The engineers of Evite et al probably thought they were doing the world a favor by building a "maybe" button into electronic invitations. Little did they know they were degrading the very fabric of social interaction, writes Elizabeth Bernstein for the Wall Street Journal. Before, invitations required a definitive "yes" or "no." Suddenly, with the "maybe" button, that was gone. "Maybe" invaded our emails and texts and conversations shortly thereafter, giving us a simple way to be noncommittal.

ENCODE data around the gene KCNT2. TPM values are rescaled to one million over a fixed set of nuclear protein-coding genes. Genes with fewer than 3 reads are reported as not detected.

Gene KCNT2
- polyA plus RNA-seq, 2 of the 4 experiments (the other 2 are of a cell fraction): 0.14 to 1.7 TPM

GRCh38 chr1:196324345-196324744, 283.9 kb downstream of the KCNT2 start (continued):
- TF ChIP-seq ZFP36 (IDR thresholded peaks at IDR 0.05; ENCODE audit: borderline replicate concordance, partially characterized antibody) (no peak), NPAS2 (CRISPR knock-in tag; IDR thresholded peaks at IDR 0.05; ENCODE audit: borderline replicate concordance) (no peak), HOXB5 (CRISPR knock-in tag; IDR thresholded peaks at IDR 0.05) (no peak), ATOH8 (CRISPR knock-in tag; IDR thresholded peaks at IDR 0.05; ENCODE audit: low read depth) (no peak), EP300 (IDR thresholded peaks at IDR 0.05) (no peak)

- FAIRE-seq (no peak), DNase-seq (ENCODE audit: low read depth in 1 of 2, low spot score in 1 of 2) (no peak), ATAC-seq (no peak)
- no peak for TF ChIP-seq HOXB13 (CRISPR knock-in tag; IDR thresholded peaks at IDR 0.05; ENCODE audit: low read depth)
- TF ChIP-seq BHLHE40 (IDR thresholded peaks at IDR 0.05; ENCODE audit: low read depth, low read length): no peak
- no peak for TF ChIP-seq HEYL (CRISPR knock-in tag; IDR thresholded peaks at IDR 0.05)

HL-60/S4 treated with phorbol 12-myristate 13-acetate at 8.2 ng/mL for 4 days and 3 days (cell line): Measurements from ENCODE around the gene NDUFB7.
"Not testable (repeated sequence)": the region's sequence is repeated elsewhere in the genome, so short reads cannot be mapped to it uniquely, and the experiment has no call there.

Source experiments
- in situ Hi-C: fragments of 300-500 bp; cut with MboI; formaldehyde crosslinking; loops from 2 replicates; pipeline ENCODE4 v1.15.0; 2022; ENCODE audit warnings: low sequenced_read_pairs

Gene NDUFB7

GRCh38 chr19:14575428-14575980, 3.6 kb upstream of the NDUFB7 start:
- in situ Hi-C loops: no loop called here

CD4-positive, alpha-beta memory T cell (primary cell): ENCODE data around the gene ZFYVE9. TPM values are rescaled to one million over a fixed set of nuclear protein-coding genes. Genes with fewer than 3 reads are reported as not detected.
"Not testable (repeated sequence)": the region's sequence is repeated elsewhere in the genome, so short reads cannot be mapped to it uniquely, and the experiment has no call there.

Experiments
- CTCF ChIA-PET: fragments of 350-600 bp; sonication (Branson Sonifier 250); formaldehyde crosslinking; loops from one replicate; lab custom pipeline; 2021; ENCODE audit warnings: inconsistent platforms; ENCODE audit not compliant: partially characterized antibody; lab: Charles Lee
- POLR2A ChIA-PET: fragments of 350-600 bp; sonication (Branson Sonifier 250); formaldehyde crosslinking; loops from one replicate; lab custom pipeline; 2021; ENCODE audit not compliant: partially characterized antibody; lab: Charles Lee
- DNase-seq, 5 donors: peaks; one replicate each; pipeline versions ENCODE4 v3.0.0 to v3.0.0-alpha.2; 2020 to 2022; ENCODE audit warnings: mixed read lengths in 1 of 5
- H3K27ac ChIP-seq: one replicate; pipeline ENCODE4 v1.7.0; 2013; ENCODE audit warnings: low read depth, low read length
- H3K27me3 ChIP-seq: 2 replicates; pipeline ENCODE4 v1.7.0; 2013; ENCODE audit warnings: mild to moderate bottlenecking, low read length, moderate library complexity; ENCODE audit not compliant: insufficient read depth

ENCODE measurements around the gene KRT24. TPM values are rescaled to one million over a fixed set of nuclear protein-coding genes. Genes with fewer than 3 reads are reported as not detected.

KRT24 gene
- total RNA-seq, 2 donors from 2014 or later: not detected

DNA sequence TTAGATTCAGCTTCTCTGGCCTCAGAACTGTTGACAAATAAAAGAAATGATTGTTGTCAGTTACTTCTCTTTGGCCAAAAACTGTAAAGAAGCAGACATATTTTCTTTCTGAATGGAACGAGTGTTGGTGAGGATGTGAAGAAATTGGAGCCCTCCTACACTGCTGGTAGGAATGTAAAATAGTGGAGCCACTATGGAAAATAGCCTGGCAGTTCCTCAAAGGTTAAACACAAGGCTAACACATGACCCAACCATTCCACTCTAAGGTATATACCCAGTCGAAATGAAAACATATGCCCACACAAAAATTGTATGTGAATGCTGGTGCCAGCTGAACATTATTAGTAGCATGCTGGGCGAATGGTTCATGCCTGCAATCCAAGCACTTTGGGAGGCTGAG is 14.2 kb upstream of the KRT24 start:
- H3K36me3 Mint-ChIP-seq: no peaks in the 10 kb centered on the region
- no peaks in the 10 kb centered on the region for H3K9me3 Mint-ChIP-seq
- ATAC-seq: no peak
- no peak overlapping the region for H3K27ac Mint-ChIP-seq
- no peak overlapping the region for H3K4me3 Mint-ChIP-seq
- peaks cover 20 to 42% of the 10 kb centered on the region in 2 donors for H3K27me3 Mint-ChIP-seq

The problem is, "maybe" is unclear—to some, it's a polite "no"; to others, it's a "need to check my calendar"; to others, it's a "let me see if something better comes along." And thanks to smartphones, we can wait until the very last second to text and say "Yes! I will be there." A Facebook employee told Bernstein that a maybe is a "hedge bet"—but it's really about "power and boundaries," one psychiatrist explains. "Person A who says, 'Yeah, maybe,' essentially puts recipient B on hold. B is powerless."